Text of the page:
But in the United States, the current, accepted standard screening tool for head injuries is still the CT scan, which shows bleeding in the brain but does not detect more subtle injury to the brain's neurons, which can result in lasting neurological defects. In fact, 95 percent of CT scans look normal for patients with a relatively mild but potentially life-altering injury, Bazarian said.
There are more than 1 million emergency visits annually for traumatic brain injury (TBI) in the U.S. The majority of these visits are for mild injuries, primarily the result of falls and motor vehicle crashes. The challenge for doctors is to identify which of these patients has an acute, traumatic intracranial injury, something that is not always evident, and which patients can be observed and sent home.
Widespread use of the blood test could result in a 30 percent reduction of CT scans, according to the report by the national panel of brain experts, which published updated clinical guidelines in the December 2008 Annals of Emergency Medicine, and the April 2009 Journal of Emergency Nursing.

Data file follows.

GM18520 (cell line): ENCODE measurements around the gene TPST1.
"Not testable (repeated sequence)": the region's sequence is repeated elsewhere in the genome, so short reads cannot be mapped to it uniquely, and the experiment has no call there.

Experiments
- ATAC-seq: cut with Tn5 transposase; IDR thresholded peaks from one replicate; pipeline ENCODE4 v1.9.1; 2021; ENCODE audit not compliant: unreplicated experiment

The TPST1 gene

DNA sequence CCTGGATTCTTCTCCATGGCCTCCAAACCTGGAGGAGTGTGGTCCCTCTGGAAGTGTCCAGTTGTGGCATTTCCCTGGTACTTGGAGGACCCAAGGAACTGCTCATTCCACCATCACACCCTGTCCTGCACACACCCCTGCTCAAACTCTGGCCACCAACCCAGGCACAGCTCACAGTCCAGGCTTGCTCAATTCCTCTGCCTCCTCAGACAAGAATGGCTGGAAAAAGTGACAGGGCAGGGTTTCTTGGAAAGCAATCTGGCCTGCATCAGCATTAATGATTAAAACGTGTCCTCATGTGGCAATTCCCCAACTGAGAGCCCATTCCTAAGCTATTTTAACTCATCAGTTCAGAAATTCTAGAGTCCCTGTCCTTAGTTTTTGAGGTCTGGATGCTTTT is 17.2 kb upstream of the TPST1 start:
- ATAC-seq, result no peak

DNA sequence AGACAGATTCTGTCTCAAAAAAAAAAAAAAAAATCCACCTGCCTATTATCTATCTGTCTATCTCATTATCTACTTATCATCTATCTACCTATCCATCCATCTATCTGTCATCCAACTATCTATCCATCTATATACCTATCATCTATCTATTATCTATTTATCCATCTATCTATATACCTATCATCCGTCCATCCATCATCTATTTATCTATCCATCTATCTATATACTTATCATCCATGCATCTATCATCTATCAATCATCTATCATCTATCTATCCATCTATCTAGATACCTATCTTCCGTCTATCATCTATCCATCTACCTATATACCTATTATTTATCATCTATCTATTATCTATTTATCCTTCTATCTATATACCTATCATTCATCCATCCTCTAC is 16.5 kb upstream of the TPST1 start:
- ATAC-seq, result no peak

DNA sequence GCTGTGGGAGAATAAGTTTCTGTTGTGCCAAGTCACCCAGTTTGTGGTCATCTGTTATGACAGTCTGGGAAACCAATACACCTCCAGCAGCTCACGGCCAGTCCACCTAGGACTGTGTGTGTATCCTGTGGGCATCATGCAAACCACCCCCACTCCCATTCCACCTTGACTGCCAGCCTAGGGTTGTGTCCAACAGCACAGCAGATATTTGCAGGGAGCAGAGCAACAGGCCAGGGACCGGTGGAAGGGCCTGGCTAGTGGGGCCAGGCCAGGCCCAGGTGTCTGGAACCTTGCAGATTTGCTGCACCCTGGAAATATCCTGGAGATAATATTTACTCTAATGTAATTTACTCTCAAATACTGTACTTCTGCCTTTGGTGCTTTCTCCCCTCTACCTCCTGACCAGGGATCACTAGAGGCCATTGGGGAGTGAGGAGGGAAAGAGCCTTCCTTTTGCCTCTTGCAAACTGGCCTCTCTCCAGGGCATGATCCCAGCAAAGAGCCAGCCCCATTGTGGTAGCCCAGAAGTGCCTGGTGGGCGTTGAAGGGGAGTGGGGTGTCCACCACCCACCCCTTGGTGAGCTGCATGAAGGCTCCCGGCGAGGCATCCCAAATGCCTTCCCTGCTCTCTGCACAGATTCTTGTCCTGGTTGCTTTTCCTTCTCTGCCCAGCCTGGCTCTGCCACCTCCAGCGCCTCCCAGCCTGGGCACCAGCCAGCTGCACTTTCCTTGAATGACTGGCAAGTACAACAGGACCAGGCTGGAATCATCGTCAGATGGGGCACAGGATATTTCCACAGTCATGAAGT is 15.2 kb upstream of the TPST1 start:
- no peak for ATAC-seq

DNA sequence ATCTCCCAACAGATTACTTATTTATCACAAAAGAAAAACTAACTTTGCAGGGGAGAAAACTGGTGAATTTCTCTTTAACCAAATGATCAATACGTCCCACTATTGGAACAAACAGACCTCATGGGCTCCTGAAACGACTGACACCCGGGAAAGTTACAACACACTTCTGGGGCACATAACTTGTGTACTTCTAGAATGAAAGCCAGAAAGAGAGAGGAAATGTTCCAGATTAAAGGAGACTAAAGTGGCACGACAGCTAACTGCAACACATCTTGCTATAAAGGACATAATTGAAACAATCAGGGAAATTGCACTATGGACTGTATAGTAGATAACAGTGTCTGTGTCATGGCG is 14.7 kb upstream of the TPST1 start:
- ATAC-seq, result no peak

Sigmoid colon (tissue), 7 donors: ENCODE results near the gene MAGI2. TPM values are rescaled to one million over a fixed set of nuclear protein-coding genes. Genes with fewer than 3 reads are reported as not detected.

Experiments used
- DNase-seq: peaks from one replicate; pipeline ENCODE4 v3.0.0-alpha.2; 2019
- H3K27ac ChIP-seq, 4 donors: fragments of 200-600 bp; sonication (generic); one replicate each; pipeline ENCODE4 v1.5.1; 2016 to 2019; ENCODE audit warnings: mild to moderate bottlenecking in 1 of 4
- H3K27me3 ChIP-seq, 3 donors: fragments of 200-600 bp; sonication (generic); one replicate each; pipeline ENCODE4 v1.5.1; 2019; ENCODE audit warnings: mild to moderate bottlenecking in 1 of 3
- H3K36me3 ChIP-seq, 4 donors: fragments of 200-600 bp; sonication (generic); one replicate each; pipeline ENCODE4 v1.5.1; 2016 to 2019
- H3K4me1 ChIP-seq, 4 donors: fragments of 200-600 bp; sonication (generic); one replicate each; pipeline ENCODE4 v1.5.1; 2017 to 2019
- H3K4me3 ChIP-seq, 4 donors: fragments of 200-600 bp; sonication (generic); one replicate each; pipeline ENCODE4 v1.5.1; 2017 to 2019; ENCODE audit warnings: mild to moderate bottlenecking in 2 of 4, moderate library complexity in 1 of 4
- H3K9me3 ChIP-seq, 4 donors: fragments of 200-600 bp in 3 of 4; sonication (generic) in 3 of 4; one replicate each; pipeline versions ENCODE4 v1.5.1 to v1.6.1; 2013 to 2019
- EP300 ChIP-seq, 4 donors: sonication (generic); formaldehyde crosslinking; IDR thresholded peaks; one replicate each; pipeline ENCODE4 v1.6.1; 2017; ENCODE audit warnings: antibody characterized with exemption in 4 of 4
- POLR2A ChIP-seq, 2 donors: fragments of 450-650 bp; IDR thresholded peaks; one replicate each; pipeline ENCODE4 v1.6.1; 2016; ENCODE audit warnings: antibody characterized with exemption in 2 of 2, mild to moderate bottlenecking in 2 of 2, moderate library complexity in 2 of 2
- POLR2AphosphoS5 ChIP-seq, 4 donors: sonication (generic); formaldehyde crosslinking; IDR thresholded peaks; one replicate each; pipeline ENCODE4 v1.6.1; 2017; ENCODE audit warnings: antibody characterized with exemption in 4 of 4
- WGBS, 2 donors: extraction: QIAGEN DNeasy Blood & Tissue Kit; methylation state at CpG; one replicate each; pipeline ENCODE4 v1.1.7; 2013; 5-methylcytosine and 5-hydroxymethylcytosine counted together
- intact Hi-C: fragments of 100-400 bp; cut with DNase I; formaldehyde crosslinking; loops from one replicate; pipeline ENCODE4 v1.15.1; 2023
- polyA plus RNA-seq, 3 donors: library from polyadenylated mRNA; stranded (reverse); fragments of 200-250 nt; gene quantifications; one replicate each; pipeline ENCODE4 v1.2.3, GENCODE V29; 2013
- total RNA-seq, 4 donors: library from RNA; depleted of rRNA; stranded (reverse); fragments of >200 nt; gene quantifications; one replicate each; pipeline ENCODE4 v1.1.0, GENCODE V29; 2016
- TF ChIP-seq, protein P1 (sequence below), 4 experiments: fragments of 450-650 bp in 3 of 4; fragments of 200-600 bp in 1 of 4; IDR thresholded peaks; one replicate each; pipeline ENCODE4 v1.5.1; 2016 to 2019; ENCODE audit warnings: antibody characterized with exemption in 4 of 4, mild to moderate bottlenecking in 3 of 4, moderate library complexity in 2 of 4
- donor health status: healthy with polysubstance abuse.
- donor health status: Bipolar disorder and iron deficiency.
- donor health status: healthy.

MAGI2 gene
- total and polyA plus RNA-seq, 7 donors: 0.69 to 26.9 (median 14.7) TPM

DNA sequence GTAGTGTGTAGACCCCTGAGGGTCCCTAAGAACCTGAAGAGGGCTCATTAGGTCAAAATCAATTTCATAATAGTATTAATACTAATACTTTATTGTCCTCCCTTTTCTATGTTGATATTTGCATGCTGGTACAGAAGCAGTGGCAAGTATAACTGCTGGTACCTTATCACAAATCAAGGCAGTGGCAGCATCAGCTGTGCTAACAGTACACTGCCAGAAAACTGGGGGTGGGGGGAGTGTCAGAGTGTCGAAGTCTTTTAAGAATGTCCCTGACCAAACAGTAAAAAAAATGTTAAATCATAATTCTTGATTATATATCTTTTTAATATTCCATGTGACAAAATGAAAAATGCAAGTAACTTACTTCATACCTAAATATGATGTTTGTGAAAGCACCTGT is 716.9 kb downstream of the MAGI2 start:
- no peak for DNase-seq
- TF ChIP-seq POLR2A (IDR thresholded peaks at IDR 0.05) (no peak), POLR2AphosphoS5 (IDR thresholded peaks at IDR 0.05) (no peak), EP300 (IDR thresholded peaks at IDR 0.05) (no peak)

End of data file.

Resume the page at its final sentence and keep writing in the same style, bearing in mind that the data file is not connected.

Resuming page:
Bazarian and colleague Brian J. Blyth, M.D., assistant professor of Emergency Medicine at URMC, additionally found that the S-100B test can relay critical information about how the blood-brain barrier (BBB) is functioning after a head injury. Blyth was the first author on this study, reported electronically March 3, 2009, in the Journal of Neurotrauma.
In the context of head injuries, the BBB acts like a gate between the brain tissue and peripheral circulation. The gate often opens after injury, but not always. Knowing the status of the BBB helps doctors to decide if medications given to repair damage will actually reach the
|Contact: Leslie Orr|
University of Rochester Medical Center